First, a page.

By Faizan Afzal
It’s a man job to respect women, but it’s a woman job to give him something to respect. This line sums up entire aura of female existence in Pakistan’s cyberspace. Our society is epitome of double standards between men and women. What considered normal for one gender is deemed immoral and pathetic for other. The same scenario came in limelight when Sharmin Obaid Chinoy voiced against a doctor for alleged harassing behavior towards her sister by sending her a friend request on facebook. Not getting into the debate, whether sending a friend request on social media is harassment or not, the whole case once again demonstrated our predisposed attitude towards women. I wonder how our society would react if Hamza Ali Abbasi or Shahid Afridi posts something similar on their facebook.
Girls and women like Malala and Sharmin has always been a center of controversy in Pakistan. Their achievements and accomplishments are recognized globally but not at home. Our society is always divided and polarized when a woman achieve something. After the Sharmin tweet controversy went viral, scores of her pictures with men were all over Facebook, people started discussing her marriage and affairs. Same thing happened with Qandeel Baloch, Mahira Khan, Mehr Bukhari and many other successful women. But no one discuss marriages, divorces, and affairs of their male colleagues. Why the fixation is confined to women’s private life only? Because they are easy target? Or because public scrutiny of women is very different from standards used to measure men?
And surprisingly there are females among the assaulters too because in our society misogyny is one thing that truly is gender neutral. And above all in our society, women are expected to stay quiet and not to protest, because to do so is apparently dent their own character or they will be perceived as playing victim card. And if woman stands up to speak, she’s called whiny and slut, Gulalai is a glaring example of that. Men run the show. Pretty much every one care more about a man’s reputation, even women, than a woman’s injury — one is defended with wholehearted fury, the other with weary resignation and formal support at best. Why should getting redress be so hard for the person whose selfhood was attacked, whose trust was betrayed?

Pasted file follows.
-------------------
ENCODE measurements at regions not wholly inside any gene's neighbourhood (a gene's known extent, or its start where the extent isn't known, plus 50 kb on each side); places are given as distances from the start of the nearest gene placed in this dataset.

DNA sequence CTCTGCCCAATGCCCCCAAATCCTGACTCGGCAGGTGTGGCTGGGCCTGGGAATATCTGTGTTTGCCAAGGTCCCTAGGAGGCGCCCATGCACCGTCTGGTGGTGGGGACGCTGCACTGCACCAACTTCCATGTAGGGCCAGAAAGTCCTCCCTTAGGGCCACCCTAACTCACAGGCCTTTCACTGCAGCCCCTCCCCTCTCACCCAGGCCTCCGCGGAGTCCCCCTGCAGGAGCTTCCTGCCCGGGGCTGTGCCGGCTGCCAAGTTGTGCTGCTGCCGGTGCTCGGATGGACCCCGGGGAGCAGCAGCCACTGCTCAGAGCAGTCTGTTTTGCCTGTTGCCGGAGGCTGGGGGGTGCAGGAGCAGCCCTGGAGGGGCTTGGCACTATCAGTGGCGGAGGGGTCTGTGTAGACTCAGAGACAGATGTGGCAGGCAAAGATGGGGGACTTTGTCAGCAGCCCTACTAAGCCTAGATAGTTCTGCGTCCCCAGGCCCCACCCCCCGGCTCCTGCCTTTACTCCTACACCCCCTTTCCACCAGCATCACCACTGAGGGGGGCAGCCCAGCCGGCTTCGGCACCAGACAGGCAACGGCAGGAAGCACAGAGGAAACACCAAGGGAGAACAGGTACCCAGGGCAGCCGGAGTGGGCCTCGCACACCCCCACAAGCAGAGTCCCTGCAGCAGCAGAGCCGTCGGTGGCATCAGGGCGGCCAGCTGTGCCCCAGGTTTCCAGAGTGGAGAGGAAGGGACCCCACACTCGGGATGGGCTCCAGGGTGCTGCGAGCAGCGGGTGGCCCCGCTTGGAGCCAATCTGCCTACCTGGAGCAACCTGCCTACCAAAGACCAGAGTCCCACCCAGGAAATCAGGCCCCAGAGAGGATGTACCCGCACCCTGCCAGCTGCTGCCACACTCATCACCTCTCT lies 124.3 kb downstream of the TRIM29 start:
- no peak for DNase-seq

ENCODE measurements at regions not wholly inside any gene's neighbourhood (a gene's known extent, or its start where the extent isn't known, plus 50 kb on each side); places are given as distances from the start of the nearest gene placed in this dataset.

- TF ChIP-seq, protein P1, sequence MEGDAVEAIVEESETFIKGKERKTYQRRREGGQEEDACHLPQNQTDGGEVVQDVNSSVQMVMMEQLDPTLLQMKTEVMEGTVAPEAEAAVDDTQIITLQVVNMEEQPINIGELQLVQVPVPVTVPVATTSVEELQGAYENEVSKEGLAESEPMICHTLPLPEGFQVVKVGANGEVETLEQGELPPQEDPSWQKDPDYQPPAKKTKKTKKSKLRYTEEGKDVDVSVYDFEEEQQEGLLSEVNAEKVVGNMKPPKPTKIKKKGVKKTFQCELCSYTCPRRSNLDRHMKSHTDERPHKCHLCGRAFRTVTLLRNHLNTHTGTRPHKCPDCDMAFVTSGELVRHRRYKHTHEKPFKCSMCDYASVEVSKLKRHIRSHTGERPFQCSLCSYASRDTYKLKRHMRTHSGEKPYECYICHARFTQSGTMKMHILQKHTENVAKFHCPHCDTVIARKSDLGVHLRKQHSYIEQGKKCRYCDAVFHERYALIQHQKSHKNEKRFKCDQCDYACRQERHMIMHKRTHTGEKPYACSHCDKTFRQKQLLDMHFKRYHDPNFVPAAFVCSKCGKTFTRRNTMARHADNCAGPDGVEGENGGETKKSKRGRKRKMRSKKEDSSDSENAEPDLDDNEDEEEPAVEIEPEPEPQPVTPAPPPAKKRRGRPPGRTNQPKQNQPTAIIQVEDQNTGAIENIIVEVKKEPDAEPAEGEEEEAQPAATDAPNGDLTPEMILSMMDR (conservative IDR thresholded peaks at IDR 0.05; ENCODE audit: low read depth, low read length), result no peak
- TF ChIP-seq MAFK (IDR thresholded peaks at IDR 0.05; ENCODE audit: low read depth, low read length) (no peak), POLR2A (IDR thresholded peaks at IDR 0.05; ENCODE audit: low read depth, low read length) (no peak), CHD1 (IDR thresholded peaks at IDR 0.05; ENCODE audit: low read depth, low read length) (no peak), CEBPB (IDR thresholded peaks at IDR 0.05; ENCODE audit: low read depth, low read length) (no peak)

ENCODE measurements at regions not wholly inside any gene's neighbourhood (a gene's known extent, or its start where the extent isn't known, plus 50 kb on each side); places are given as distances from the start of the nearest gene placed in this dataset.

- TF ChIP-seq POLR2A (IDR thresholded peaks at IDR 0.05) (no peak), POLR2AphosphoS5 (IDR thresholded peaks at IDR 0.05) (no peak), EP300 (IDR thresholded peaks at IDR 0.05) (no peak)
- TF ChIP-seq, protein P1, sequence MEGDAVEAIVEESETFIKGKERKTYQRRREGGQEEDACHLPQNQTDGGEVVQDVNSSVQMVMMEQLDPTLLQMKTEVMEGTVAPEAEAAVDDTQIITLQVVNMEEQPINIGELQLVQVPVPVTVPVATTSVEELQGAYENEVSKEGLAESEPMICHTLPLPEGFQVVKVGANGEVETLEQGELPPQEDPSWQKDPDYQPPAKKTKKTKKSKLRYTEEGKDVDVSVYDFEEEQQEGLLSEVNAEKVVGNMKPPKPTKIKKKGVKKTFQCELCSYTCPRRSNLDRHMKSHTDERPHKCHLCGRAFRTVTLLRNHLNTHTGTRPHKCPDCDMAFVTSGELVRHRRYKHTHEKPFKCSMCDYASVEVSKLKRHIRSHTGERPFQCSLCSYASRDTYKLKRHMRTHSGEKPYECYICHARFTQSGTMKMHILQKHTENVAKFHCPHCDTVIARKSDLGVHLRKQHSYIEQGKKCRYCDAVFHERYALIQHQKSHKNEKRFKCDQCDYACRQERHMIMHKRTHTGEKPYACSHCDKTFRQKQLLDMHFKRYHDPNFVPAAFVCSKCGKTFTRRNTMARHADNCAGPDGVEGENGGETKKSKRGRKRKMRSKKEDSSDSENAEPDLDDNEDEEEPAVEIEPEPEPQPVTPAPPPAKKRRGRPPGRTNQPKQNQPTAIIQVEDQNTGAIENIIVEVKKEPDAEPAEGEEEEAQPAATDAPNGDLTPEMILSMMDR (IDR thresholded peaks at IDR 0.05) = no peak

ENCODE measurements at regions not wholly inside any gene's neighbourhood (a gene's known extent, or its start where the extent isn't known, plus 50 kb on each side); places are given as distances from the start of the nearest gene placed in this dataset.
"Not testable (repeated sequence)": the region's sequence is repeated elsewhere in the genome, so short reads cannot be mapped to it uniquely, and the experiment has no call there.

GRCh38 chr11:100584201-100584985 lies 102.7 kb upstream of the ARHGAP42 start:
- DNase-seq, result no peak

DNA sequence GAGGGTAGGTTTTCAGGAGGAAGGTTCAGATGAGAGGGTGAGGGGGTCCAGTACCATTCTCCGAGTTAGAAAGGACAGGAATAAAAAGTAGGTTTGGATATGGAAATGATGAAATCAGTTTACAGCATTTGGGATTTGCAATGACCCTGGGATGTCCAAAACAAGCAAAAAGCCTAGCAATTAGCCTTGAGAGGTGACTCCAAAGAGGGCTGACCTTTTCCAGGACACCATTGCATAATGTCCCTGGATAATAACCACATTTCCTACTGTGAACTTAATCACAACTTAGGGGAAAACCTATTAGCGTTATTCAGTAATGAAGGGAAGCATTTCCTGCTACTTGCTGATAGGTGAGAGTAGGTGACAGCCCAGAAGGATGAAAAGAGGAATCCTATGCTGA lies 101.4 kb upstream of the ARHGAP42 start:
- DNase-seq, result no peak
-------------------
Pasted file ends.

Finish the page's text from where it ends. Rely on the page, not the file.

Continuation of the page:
If we instead focused on adapting to the fact that people inherently deserve respectful treatment and that female liberty to speak out is quite normal, it would positively bring about change in our cyber space and make more places and interactions safer and better for women all around. Slut shaming and cyber harassment need to be actively discouraged from our behaviours, only then will we start perceiving women as humans with agency and the right to exercise free will. I’m tired of exchanging the objectification coin as our social currency, aren’t you?
Faizan Afzal is a freelance journalist and a development professional. Tweet him at @Faizan_Afzal1